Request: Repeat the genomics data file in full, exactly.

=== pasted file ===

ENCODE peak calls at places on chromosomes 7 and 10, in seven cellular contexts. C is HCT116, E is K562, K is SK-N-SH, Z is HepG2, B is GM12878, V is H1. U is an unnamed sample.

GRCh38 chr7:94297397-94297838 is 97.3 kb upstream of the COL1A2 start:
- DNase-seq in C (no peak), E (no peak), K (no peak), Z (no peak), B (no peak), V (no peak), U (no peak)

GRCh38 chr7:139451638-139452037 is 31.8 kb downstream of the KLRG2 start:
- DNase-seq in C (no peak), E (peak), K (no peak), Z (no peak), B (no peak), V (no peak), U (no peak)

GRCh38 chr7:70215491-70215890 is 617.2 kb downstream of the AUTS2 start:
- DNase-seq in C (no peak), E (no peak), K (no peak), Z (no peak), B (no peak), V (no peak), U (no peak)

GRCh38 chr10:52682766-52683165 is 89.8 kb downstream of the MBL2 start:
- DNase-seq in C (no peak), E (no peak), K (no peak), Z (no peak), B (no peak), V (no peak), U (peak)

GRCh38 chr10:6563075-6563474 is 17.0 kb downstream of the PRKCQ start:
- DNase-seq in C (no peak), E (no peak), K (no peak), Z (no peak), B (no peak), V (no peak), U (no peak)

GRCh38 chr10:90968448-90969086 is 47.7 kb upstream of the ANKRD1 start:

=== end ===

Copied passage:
ENCODE peak calls at places on chromosomes 7 and 10, in seven cellular contexts. C is HCT116, E is K562, K is SK-N-SH, Z is HepG2, B is GM12878, V is H1. U is an unnamed sample.

GRCh38 chr7:94297397-94297838 is 97.3 kb upstream of the COL1A2 start:
- DNase-seq in C (no peak), E (no peak), K (no peak), Z (no peak), B (no peak), V (no peak), U (no peak)

GRCh38 chr7:139451638-139452037 is 31.8 kb downstream of the KLRG2 start:
- DNase-seq in C (no peak), E (peak), K (no peak), Z (no peak), B (no peak), V (no peak), U (no peak)

GRCh38 chr7:70215491-70215890 is 617.2 kb downstream of the AUTS2 start:
- DNase-seq in C (no peak), E (no peak), K (no peak), Z (no peak), B (no peak), V (no peak), U (no peak)

GRCh38 chr10:52682766-52683165 is 89.8 kb downstream of the MBL2 start:
- DNase-seq in C (no peak), E (no peak), K (no peak), Z (no peak), B (no peak), V (no peak), U (peak)

GRCh38 chr10:6563075-6563474 is 17.0 kb downstream of the PRKCQ start:
- DNase-seq in C (no peak), E (no peak), K (no peak), Z (no peak), B (no peak), V (no peak), U (no peak)

GRCh38 chr10:90968448-90969086 is 47.7 kb upstream of the ANKRD1 start: